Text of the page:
As for the first step of the analysis, Navigators must show that the two cases are parallel by demonstrating that “substantially the same parties are contemporaneously litigating substantially the same issues simultaneously in another forum.” Huon v. Johnson & Bell, Ltd., 657 F.3d 641, 646 (7th Cir. 2011) (quoting Clark, 376 F.3d at 686). “The critical question is whether there is a ‘substantial likelihood that the state litigation will dispose of all claims presented in the federal case.'” Id. (quoting Adkins v. VIM Recycling, Inc., 644 F.3d 483, 498 (7th Cir. 2011)). “Precisely formal symmetry is unnecessary. A court should examine whether the suits involve the same parties, arise out of the same facts and raise similar legal and factual issues.” Adkins, 644 F.3d at 499.

         Clearly, they do here. As noted above, the parties in both lawsuits are the same. Likewise, Szweda's claims - breach of contract and bad faith - appear to be the same as well: not only are the legal theories the same, but they arise from Navigator's denial of Szweda's claim under the same insurance certificate (number 5164005000255). Accordingly, the first step supports a stay. Even plaintiff does not deny that the actions are parallel.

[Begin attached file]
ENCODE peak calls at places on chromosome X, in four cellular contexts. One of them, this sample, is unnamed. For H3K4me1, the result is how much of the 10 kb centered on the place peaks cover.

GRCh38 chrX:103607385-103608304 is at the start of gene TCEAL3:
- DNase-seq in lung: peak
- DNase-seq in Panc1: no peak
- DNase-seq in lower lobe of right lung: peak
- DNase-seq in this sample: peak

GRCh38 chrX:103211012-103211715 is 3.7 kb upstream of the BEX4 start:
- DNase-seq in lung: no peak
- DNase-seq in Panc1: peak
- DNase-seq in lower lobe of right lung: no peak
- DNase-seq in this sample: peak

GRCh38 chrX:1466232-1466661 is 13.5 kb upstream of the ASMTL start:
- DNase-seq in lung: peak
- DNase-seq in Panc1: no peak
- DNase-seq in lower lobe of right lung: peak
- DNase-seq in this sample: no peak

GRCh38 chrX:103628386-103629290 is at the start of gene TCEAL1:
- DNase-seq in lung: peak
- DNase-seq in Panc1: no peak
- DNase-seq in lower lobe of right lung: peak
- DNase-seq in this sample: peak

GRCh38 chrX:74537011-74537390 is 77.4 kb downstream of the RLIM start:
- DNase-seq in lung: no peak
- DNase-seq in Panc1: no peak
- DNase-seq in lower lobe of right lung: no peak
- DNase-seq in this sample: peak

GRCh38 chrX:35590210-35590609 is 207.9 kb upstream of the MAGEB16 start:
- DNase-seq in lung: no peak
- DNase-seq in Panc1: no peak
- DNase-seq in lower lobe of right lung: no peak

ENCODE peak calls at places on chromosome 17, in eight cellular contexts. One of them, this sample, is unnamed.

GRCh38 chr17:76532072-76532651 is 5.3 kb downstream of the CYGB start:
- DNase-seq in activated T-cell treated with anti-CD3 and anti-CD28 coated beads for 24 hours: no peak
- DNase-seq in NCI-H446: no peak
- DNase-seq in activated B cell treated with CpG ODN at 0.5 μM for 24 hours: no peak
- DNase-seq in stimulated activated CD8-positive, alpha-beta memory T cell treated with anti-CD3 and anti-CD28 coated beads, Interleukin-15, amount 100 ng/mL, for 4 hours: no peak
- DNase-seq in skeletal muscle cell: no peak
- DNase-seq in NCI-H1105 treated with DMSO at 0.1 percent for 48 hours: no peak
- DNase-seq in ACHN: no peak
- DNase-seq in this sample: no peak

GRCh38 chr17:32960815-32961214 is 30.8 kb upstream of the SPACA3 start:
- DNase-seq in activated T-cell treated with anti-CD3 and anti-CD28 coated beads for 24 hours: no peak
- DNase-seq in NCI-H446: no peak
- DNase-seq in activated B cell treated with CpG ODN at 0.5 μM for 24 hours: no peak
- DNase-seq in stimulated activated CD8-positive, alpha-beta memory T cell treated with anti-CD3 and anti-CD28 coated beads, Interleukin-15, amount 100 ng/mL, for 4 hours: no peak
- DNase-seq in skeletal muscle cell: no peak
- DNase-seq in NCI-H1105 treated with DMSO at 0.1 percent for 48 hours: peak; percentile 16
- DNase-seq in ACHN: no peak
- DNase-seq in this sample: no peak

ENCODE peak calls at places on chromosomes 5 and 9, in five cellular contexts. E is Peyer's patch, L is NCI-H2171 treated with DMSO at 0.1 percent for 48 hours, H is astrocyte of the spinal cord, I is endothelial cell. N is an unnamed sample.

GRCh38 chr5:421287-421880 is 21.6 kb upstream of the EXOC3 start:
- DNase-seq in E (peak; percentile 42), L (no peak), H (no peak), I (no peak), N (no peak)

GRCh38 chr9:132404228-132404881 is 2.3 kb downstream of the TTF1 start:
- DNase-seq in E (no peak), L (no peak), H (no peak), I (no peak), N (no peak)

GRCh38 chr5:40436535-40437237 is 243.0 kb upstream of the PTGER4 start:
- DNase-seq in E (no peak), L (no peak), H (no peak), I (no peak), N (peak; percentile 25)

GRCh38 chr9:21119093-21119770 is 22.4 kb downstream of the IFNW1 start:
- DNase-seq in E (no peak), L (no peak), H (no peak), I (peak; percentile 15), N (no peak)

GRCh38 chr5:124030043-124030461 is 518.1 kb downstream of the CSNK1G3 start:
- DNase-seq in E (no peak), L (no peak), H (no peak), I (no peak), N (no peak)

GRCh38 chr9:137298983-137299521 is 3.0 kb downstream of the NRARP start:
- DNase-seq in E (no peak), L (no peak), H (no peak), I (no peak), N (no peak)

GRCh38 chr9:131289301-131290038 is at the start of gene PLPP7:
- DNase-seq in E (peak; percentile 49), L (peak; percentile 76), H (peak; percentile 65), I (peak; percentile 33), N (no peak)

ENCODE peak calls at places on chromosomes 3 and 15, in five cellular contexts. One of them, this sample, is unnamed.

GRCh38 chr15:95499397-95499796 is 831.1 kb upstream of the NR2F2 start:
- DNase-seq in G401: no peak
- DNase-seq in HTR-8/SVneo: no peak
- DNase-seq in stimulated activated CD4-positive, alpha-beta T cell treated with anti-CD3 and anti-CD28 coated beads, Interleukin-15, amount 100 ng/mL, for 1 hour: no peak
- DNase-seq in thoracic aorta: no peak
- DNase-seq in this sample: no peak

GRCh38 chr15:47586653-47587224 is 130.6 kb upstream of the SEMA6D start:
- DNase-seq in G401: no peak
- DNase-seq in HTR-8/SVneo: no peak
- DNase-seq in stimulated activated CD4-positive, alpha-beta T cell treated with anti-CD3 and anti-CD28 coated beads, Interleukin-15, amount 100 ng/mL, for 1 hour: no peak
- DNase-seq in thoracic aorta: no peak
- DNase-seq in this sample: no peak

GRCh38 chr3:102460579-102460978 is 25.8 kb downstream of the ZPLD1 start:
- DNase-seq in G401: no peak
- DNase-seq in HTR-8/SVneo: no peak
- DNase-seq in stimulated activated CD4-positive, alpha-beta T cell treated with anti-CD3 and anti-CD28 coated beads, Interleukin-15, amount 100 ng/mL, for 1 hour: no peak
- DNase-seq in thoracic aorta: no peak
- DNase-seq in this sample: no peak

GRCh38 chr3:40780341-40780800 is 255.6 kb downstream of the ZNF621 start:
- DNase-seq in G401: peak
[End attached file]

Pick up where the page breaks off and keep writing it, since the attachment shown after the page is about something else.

As for the second step of the analysis, the court must consider the following factors:

1) whether the state has assumed jurisdiction over property; 2) the inconvenience of the federal forum; 3) the desirability of avoiding piecemeal litigation; 4) the order in which jurisdiction was obtained by the concurrent forums; 5) the source of governing law, state or federal; 6) the adequacy of state-court action to protect the federal plaintiff's rights; 7) the relative progress of state and federal proceedings; 8) the presence or absence of concurrent jurisdiction; 9) the availability of removal; and 10) the vexatious or contrived nature of the federal claim.

Tyrer v. City of Beloit, 456 F.3d 744, 751, 754 (7th Cir. 2006). None of these factors is determinative, although there is a “‘general presumption against abstention.'” Id. (quoting AXA Corporate Solutions v. Underwriters Reins. Corp., 347 F.3d 272, 278 (7th Cir. 2003)). Moreover, “the existence of federal question typically weighs heavily against abstention, ” Harper v. Vill. of Sauget, Civ. No. 05-397-WDS, 2007 U.S. Dist. LEXIS 20482, at *8 (S.D. Ill. Mar. 21, 2007). Where several factors ...